The dimensions of the Hispanic baby boom are startling. The Hispanic birthrate is twice as high as that of the rest of the American population. That high fertility rate—even more than unbounded levels of immigration—will fuel the rapid Hispanic population boom in the coming decades.
By 2050, the Latino population will have tripled, the Census Bureau projects. One in four Americans will be Hispanic by midcentury, twice the current ratio.
It’s the fertility surge among unwed Hispanics that should worry policymakers. Hispanic women have the highest unmarried birthrate in the country—over three times that of whites and Asians, and nearly 1 1⁄2 times that of black women, according to the Centers for Disease Control and Prevention. Every 1,000 unmarried Hispanic women bore 92 children in 2003 (the latest year for which data exist), compared with 28 children for unmarried white women, 22 for unmarried Asian women, and 66 for unmarried black women.
Forty-five percent of all Hispanic births occur outside of marriage, compared with 24 percent for whites and 15 percent for Asians. Only the percentage for blacks—68 percent—is higher. But the black population is not going to triple over the next few decades.
Dr. Ana Sanchez delivers babies at St. Joseph’s Hospital in the city of Orange, Calif., many of them to Hispanic teenagers. To her dismay, they view having a child at their age as normal. But what is “most alarming,” Dr. Sanchez says, is that the “teens’ parents view having babies outside of marriage as normal, too. A lot of the grandmothers are single as well; they never married, or they had successive partners. So the mom sends the message to her daughter that it’s OK to have children out of wedlock.”
Conservatives who support open borders are fond of invoking “Hispanic family values” as a benefit of unlimited Hispanic immigration. Marriage is clearly no longer one of those family values. But other kinds of traditional Hispanic values have survived—not all of them necessarily ideal in a modern economy, however. One of them is the importance of having children early and often.
The most powerful Hispanic family value—the tight-knit extended family—facilitates unwed child rearing. Relatives often step in to make up for the absence of the baby’s father. I asked Mona, a 19-year-old parishioner at St. Joseph’s Church in Santa Ana, Calif., if she knew any single mothers.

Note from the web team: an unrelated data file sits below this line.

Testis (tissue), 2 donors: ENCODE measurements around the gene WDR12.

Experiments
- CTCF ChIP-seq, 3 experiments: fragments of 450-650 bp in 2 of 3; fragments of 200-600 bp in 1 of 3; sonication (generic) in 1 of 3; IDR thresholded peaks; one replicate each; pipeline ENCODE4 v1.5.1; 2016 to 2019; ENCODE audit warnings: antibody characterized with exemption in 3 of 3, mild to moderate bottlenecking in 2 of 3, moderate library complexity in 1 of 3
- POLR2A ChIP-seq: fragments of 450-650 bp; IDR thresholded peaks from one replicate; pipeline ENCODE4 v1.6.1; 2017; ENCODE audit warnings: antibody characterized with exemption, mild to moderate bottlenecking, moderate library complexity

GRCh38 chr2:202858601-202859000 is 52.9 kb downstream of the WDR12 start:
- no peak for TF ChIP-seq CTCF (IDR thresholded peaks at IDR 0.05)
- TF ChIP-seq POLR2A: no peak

She laughed: “There are so many I can’t even name them.” Two of her cousins, 25 and 19, have children without having husbands. The situation didn’t seem to trouble this churchgoer too much. “They’ll be strong enough to raise them. It’s totally OK with us,” she said. “We’re very close; we’re there to support them. They’ll do just fine.”
The tradition of starting families young and expanding them quickly can come into conflict with more modern U.S. mores. Ron Storm, director of the Hillview Acres foster home in Chino, tells of a 15-year-old girl who was taken away from the 21-year-old father of her child by a local child-welfare department. The boyfriend went to jail, charged with rape. But the girl’s parents complained about the agency’s interference, and eventually both the girl and her boyfriend ended up going back to Mexico.
But though older men continue to take advantage of younger women, the age gap between the mother and the father of an illegitimate child is quickly closing. Planned Parenthood of Orange and San Bernardino counties tries to teach young fathers to take responsibility for their children. “We’re seeing a lot more 13- and 14-year-old fathers,” says Kathleen Collins, vice president of health education.
Normally, the fathers, of whatever age, take off. “The father may already be married or in prison or doing drugs,” says Amanda Gan, director of operations for Toby’s House, a maternity home in Dana Point, Calif. Mona, the 19-year-old parishioner at St. Joseph’s, says the boys who impregnated her two cousins are “nowhere to be found.” Her family knows them but doesn’t know if they are working or in jail.
‘Married to the state’
Despite the strong family support, the prevalence of single parenting among Hispanics is producing the inevitable slide into the welfare system. “The girls aren’t marrying the guys, so they are married to the state,” Dr. Sanchez observes. Hispanics now dominate the federal Women, Infants and Children free food program; Hispanic enrollment grew more than 25 percent from 1996 to 2002, while black enrollment dropped 12 percent and white enrollment dropped 6.5 percent.
A case manager at a program for pregnant homeless women in the city of Orange observes the same acculturation to the social services sector, with its grievance mongering and sense of victimhood. “I’ll have women in my office on their fifth child, when the others have already been placed in foster care,” says Anita Berry of Casa Teresa. “There’s nothing shameful about having multiple children that you can’t care for and to be pregnant again, because then you can blame the system.”
The consequences of family breakdown are now being passed down from one generation to the next. “The problems are deeper and wider,” says Ms. Berry. “Now you’re getting the second generation of foster care and group home residents. The dysfunction is multigenerational.”
Yet for all these markers of social dysfunction, fatherless Hispanic families differ from the black underclass in one significant area: Many of the mothers and the absent fathers work, even despite growing welfare use.
How these two value systems—a lingering work ethic and underclass mating norms—will interact in the future is anyone’s guess. From an intellectual standpoint, this is a fascinating social experiment, one that academicians are—predictably—not attuned to. But the consequences will be more than intellectual: They may severely strain the social fabric. Nevertheless, it is an experiment that we seem destined to see to its end.